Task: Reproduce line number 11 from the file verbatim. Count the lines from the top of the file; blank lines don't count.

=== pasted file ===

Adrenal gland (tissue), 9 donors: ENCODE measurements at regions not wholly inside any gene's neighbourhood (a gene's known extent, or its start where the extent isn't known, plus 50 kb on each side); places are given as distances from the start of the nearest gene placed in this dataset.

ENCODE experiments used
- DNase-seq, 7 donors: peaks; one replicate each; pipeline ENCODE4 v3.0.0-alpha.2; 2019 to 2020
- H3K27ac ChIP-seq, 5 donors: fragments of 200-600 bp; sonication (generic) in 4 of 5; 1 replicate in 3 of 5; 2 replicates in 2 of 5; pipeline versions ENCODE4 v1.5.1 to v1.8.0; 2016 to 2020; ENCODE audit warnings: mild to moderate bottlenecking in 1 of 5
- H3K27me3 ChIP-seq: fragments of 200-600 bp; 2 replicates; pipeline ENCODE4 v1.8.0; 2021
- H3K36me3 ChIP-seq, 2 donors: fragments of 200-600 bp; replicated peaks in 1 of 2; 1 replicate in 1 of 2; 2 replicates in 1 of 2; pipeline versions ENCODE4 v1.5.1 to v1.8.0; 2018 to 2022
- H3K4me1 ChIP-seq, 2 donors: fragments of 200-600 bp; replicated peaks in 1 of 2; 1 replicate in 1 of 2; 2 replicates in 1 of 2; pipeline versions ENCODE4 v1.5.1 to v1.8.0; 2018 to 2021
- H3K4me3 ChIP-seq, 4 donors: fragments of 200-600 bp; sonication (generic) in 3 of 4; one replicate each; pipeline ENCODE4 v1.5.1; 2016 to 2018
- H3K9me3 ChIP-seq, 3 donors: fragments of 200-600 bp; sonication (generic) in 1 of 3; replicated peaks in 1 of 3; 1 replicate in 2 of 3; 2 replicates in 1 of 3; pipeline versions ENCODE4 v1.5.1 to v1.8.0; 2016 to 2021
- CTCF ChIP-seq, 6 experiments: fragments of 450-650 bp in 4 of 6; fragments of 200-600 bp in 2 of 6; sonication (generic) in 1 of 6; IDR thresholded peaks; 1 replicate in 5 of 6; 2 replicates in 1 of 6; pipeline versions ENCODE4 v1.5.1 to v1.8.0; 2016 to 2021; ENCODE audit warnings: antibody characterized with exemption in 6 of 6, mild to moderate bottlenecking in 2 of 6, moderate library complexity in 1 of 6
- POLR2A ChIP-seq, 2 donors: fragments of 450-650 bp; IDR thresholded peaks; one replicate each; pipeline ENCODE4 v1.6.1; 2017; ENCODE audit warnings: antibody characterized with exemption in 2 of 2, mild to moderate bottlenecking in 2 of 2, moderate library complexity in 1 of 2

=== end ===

- POLR2A ChIP-seq, 2 donors: fragments of 450-650 bp; IDR thresholded peaks; one replicate each; pipeline ENCODE4 v1.6.1; 2017; ENCODE audit warnings: antibody characterized with exemption in 2 of 2, mild to moderate bottlenecking in 2 of 2, moderate library complexity in 1 of 2